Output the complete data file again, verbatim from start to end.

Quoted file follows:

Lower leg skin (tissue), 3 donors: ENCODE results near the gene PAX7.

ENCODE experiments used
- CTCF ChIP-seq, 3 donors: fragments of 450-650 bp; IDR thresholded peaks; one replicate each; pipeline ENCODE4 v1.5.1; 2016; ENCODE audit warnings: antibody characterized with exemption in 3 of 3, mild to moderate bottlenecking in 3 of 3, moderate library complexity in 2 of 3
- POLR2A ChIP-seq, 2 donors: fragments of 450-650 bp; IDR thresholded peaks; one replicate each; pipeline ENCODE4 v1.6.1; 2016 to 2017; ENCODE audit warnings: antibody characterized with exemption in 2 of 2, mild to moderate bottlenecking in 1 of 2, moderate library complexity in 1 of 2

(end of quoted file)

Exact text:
Lower leg skin (tissue), 3 donors: ENCODE results near the gene PAX7.

ENCODE experiments used
- CTCF ChIP-seq, 3 donors: fragments of 450-650 bp; IDR thresholded peaks; one replicate each; pipeline ENCODE4 v1.5.1; 2016; ENCODE audit warnings: antibody characterized with exemption in 3 of 3, mild to moderate bottlenecking in 3 of 3, moderate library complexity in 2 of 3
- POLR2A ChIP-seq, 2 donors: fragments of 450-650 bp; IDR thresholded peaks; one replicate each; pipeline ENCODE4 v1.6.1; 2016 to 2017; ENCODE audit warnings: antibody characterized with exemption in 2 of 2, mild to moderate bottlenecking in 1 of 2, moderate library complexity in 1 of 2